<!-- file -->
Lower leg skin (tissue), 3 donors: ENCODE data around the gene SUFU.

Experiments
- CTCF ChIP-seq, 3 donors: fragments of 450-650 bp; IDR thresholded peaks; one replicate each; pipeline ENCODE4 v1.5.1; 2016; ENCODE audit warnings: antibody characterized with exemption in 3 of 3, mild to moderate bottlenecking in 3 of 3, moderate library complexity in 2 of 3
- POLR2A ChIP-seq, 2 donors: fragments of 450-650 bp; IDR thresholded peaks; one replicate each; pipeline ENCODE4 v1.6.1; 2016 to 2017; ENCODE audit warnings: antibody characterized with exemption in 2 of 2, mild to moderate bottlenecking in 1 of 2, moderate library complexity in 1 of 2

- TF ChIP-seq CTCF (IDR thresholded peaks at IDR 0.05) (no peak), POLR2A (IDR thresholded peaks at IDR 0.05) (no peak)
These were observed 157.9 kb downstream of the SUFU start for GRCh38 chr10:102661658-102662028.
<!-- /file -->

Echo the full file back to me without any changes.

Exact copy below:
Lower leg skin (tissue), 3 donors: ENCODE data around the gene SUFU.

Experiments
- CTCF ChIP-seq, 3 donors: fragments of 450-650 bp; IDR thresholded peaks; one replicate each; pipeline ENCODE4 v1.5.1; 2016; ENCODE audit warnings: antibody characterized with exemption in 3 of 3, mild to moderate bottlenecking in 3 of 3, moderate library complexity in 2 of 3
- POLR2A ChIP-seq, 2 donors: fragments of 450-650 bp; IDR thresholded peaks; one replicate each; pipeline ENCODE4 v1.6.1; 2016 to 2017; ENCODE audit warnings: antibody characterized with exemption in 2 of 2, mild to moderate bottlenecking in 1 of 2, moderate library complexity in 1 of 2

- TF ChIP-seq CTCF (IDR thresholded peaks at IDR 0.05) (no peak), POLR2A (IDR thresholded peaks at IDR 0.05) (no peak)
These were observed 157.9 kb downstream of the SUFU start for GRCh38 chr10:102661658-102662028.